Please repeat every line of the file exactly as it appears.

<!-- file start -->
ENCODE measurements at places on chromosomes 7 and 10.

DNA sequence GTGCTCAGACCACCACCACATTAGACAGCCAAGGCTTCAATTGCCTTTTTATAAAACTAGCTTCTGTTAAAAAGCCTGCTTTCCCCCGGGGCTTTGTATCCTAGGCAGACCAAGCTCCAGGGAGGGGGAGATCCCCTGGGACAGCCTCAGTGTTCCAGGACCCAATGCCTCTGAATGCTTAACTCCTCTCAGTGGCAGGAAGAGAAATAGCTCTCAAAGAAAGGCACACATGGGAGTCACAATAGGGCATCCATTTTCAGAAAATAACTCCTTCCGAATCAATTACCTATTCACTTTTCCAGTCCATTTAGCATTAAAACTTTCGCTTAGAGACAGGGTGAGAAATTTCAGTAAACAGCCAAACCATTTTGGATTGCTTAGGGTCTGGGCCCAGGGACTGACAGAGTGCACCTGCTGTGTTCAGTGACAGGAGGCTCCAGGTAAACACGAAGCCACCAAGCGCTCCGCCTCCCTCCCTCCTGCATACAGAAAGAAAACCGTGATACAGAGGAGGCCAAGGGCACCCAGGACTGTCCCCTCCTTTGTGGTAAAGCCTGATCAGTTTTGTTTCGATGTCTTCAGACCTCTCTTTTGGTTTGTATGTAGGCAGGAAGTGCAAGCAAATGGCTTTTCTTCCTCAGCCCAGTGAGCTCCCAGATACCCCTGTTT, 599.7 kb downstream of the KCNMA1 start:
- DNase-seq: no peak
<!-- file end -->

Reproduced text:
ENCODE measurements at places on chromosomes 7 and 10.

DNA sequence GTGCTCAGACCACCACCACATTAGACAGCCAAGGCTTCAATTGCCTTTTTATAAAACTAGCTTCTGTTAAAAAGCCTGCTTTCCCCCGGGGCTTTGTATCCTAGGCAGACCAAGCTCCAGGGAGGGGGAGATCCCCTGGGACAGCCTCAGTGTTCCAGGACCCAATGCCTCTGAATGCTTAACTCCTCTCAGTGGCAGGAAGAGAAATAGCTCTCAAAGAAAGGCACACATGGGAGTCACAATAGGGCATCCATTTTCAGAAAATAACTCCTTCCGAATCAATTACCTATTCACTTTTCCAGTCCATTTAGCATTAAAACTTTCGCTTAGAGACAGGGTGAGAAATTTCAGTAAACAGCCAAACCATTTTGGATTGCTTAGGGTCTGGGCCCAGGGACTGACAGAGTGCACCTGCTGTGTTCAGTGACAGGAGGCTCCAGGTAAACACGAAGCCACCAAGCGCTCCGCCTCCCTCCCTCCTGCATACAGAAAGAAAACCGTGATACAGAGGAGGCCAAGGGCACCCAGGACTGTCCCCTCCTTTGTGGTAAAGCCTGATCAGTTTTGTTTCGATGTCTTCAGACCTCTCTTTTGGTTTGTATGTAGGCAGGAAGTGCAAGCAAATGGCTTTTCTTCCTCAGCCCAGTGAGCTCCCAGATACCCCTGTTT, 599.7 kb downstream of the KCNMA1 start:
- DNase-seq: no peak